Exhibitions & Ongoing Events

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This Month at the MHS

 
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September 2013

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    • Building ClosedLabor Day
      Building ClosedLabor Day
      all day The MHS will be closed Saturday, 31 August, and Monday, 2 September, in observance of Labor Day. details
          • Exhibition"The Education of Our Children Is Never out of My Mind"
            ends Exhibition"The Education of Our Children Is Never out of My Mind"
            10:00 AM - 4:00 PM Monday through Saturday, 10 am to 4 pm

            Letters written by John and Abigail Adams to each other, to their children, and to friends and family regarding their views on education will be on display from 13 June through 7 September.

            this event is free details
          • ExhibitionThe Object of History: 18th-Century Treasures from the Massachusett...
            ends ExhibitionThe Object of History: 18th-Century Treasures from the Massachusetts Historical Society
            10:00 AM - 4:00 PM Monday through Saturday, 10 AM to 4 PM

            Object of HistoryPortraits, needlework, firearms, clothing, furniture, silver, scientific instruments, documents, and books from the Society's collections will be on display.

            this event is free details
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            • Public Program, Author TalkThe Great Dissent
              Public Program, Author TalkThe Great Dissent: How Oliver Wendell Holmes Changes His Mind & Changed the History of Free Speech in America
              12:00 PM - 1:00 PM Thomas Healy

              Law professor Thomas Healy reconstructs Oliver Wendell Holmes’s journey from free-speech opponent to First Amendment hero.

              this event is free details
              • Public Program, Author TalkHistory Matters: Reflections on Efforts to Make It Come out Right
                Public Program, Author TalkHistory Matters: Reflections on Efforts to Make It Come out Right
                6:00 PM - 7:30 PM Pre-talk reception at 5:30 pm Bernard Bailyn, Harvard University

                A talk by Bernard Bailyn, Adams University Professor and James Duncan Phillips Professor of Early American History emeritus at Harvard University.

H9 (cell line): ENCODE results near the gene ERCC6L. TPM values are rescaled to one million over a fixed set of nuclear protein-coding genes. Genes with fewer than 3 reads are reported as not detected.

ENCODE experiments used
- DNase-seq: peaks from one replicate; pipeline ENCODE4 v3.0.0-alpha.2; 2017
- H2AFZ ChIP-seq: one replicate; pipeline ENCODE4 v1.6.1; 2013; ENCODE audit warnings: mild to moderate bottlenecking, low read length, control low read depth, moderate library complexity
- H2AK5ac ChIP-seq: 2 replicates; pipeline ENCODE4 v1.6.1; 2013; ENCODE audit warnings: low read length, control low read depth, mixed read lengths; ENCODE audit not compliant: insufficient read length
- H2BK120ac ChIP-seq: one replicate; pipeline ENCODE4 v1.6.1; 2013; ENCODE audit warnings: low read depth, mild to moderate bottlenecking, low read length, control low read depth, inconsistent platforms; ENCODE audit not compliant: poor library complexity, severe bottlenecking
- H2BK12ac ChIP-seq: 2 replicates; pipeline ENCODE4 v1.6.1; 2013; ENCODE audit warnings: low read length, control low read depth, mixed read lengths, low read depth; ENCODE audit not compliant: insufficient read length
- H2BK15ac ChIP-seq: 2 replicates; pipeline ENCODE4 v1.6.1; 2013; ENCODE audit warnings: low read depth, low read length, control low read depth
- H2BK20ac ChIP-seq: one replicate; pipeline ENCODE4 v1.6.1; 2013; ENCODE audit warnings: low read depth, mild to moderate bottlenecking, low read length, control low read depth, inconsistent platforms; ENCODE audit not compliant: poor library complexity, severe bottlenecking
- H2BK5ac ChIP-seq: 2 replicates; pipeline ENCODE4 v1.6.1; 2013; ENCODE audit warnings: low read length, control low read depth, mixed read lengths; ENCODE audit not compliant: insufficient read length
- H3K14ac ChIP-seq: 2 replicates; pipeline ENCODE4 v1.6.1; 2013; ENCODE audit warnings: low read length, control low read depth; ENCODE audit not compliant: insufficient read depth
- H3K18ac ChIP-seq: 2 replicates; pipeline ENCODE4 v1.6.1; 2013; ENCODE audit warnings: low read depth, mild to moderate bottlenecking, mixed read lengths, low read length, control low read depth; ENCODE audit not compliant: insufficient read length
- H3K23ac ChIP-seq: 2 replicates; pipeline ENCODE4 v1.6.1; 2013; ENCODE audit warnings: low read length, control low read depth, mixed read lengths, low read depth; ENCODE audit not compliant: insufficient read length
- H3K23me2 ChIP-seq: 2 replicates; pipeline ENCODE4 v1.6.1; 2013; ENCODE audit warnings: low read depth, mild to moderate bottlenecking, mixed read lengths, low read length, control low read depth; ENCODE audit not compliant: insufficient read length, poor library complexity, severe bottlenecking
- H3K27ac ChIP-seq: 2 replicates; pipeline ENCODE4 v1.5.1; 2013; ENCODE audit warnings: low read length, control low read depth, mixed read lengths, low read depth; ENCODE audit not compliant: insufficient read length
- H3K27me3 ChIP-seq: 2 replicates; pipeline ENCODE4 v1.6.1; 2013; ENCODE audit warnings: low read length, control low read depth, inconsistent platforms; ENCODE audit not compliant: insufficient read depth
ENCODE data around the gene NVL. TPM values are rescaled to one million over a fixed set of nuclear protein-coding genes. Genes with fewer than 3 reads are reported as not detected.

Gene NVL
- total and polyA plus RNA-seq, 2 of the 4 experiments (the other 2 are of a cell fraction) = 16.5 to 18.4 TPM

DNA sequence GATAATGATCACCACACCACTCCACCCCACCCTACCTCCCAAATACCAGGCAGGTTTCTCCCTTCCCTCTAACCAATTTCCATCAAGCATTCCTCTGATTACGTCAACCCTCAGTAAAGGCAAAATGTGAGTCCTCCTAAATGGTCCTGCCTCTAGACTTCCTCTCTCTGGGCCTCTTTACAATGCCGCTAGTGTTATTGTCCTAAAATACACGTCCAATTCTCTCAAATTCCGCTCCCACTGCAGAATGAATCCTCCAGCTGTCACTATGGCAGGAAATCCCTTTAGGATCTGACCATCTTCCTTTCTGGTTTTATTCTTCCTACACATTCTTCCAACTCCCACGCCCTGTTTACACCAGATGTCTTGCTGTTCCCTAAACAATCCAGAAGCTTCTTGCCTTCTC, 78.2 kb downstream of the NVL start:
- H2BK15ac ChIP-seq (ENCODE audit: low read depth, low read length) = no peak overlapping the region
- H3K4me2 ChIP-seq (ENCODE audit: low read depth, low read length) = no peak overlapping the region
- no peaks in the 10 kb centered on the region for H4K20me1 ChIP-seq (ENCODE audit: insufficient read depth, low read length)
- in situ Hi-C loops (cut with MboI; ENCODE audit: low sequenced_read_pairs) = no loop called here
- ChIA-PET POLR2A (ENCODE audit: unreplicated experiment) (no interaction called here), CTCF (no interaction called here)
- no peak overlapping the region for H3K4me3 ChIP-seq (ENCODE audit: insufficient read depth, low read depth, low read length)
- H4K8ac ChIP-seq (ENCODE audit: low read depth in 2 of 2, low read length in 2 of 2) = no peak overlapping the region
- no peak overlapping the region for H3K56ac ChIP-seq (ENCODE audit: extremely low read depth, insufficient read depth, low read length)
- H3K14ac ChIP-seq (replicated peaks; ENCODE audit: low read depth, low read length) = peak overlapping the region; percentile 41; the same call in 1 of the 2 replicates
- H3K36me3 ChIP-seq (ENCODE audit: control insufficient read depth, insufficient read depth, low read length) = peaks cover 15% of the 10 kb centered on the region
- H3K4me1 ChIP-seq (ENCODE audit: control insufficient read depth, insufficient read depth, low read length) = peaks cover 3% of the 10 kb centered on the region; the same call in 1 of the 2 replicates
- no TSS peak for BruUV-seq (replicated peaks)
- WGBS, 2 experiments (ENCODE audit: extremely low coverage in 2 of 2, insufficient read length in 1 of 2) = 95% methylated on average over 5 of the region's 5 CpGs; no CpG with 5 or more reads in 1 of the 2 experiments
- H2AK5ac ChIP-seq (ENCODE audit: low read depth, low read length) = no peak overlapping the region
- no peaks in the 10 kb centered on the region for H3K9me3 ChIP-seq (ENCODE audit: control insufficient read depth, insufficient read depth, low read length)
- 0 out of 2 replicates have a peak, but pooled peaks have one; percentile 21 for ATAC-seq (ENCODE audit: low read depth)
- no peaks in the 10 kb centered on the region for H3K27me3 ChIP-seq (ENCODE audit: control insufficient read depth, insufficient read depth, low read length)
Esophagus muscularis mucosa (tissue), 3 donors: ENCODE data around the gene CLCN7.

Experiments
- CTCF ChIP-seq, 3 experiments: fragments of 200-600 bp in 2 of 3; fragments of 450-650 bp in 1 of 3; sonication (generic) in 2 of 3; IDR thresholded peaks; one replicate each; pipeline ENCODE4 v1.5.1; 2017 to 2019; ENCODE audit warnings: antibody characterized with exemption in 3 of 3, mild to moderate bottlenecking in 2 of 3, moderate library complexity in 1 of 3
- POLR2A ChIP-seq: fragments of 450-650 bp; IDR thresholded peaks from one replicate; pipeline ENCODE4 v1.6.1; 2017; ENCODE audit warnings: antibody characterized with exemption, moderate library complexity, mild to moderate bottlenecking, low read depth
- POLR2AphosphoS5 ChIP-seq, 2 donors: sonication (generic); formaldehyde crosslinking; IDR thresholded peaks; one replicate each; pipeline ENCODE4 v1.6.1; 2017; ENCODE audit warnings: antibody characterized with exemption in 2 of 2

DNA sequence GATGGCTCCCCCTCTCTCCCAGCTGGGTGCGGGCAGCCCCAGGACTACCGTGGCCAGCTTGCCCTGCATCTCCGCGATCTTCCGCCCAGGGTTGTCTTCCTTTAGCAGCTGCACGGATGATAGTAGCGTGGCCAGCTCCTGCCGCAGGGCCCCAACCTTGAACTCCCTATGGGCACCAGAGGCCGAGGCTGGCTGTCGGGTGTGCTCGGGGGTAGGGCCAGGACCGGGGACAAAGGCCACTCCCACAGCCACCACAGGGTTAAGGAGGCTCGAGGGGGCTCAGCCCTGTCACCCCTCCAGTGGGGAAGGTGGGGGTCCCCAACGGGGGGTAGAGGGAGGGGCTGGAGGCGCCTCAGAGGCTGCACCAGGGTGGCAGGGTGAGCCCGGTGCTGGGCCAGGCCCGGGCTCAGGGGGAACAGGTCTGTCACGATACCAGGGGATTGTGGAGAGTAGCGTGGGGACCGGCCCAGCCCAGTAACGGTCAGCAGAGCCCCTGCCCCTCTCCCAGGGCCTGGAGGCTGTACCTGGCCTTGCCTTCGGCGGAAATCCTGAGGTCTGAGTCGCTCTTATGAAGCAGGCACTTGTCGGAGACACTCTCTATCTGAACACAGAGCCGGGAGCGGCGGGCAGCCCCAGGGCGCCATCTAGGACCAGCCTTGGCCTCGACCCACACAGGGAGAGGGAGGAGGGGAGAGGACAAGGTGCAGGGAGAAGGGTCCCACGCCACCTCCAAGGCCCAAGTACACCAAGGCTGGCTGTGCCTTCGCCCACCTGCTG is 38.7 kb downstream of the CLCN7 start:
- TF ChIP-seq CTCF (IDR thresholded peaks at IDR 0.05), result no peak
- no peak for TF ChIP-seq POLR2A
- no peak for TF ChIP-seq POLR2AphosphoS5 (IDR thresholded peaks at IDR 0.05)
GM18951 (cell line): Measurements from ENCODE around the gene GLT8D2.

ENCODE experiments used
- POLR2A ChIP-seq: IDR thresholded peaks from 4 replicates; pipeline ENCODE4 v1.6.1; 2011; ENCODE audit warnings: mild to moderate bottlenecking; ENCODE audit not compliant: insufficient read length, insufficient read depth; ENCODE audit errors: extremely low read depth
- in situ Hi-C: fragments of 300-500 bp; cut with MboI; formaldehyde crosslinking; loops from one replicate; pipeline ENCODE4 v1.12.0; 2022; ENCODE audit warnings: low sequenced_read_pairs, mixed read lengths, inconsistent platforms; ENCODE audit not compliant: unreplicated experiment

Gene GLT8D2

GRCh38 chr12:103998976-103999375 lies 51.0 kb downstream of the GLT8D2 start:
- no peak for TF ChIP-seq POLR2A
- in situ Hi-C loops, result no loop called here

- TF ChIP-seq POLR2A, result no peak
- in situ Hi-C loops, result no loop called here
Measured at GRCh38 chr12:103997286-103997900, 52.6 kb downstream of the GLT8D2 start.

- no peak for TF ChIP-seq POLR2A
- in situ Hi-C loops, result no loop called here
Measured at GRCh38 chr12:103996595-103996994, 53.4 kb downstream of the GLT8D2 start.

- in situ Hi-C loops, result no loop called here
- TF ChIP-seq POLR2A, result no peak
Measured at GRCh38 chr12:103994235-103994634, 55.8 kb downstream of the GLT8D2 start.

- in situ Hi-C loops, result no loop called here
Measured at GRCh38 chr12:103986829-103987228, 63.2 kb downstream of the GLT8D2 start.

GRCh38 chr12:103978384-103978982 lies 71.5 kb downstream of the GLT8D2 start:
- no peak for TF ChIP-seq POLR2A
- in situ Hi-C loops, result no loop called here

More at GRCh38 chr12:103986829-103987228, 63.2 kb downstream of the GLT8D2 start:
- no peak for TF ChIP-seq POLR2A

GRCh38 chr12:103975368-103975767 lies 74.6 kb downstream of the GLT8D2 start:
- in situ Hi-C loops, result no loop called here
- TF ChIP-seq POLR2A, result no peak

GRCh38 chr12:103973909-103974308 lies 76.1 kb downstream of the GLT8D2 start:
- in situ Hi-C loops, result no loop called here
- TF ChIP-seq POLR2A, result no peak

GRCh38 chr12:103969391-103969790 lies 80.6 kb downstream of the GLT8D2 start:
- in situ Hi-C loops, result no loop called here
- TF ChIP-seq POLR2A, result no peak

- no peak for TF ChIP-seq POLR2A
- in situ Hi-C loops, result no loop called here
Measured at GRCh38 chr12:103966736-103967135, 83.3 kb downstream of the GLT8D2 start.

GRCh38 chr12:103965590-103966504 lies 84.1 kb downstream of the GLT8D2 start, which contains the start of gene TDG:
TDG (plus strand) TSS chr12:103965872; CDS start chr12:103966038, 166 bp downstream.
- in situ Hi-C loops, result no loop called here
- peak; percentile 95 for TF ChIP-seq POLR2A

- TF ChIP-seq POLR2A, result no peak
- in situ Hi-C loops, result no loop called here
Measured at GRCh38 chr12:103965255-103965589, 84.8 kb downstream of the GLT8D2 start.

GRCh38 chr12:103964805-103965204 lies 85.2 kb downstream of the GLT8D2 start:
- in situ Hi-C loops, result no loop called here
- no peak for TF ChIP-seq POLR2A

Please RSVP   this event requires a feeregistration required details
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                        • Brown BagManufacturing Advantage: Boston Merchant-Industrialists and the Fed...
                          Brown BagManufacturing Advantage: Boston Merchant-Industrialists and the Federal Government, 1790-1840
                          12:00 PM - 1:00 PM Lindsay Schakenbach, Brown University this event is free details
                        • Public Program, Author TalkSmuggler Nation
                          Public Program, Author TalkSmuggler Nation: How Illicit Trade Made America
                          6:00 PM - 7:30 PM Pre-talk reception at 5:30 pm Peter Andreas, Brown University

                          Smuggler NationProviding a sweeping narrative history from colonial times to the present, Smuggler Nation is the first book to retell the story of America as a series of highly contentious battles over clandestine commerce.

                          Please RSVP   this event requires a feeregistration required details
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                              • Public Program, Author TalkCity Water, City Life
                                Public Program, Author TalkCity Water, City Life: The Infrastructure of Ideas in Urbanizing Boston
                                6:00 PM - 7:30 PM Pre-talk reception at 5:30 pm Carl Smith, Northwestern University

                                City Water, City LifeCarl Smith will discuss how a city is more than a massing of citizens, a layout of buildings and streets, or an arrangement of political, economic, and social institutions. It is also an infrastructure of ideas, an embodiment of the beliefs, values, and aspirations of the people who created it.